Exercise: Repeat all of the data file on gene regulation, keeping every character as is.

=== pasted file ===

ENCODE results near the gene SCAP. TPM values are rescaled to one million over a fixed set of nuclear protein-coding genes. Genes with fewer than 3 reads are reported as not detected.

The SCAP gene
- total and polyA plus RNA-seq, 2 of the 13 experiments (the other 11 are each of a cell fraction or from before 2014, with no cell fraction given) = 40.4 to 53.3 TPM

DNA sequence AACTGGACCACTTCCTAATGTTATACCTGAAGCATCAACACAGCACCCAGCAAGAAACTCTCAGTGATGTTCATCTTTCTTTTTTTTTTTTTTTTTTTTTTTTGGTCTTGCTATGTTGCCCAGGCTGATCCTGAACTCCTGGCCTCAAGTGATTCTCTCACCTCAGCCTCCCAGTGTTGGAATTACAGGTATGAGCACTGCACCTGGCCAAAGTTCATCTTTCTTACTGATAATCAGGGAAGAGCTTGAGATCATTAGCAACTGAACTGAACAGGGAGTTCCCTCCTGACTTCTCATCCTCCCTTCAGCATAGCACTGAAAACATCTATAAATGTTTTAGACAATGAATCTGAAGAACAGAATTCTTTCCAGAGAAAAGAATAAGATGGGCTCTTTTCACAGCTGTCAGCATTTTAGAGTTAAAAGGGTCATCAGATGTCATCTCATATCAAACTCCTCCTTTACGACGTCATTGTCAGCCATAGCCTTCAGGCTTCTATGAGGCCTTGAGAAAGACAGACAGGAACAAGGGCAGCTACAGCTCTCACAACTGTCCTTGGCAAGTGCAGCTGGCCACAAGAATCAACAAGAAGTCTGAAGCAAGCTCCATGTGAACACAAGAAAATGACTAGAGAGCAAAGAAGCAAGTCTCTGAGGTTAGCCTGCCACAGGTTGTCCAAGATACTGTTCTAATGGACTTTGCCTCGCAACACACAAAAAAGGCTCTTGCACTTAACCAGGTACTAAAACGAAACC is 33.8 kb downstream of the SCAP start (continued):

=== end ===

ENCODE results near the gene SCAP. TPM values are rescaled to one million over a fixed set of nuclear protein-coding genes. Genes with fewer than 3 reads are reported as not detected.

The SCAP gene
- total and polyA plus RNA-seq, 2 of the 13 experiments (the other 11 are each of a cell fraction or from before 2014, with no cell fraction given) = 40.4 to 53.3 TPM

DNA sequence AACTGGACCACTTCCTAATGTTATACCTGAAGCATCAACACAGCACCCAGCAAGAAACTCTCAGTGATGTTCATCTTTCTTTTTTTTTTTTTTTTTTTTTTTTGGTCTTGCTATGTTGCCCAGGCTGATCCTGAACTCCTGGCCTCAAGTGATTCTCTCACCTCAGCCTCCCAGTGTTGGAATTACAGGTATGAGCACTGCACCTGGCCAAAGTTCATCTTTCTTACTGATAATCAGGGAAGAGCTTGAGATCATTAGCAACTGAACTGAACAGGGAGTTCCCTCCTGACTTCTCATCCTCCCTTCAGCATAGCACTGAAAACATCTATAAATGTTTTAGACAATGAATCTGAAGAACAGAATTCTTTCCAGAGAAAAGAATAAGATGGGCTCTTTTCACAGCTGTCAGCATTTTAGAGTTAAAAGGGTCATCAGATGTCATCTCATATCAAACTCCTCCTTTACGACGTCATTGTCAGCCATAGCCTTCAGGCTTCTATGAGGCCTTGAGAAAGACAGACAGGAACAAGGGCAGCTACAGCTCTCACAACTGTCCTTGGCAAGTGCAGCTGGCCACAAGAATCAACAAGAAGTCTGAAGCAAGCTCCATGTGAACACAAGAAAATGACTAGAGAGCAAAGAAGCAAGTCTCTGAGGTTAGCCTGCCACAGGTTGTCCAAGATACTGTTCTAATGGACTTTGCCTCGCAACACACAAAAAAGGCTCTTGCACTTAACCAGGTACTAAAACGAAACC is 33.8 kb downstream of the SCAP start (continued):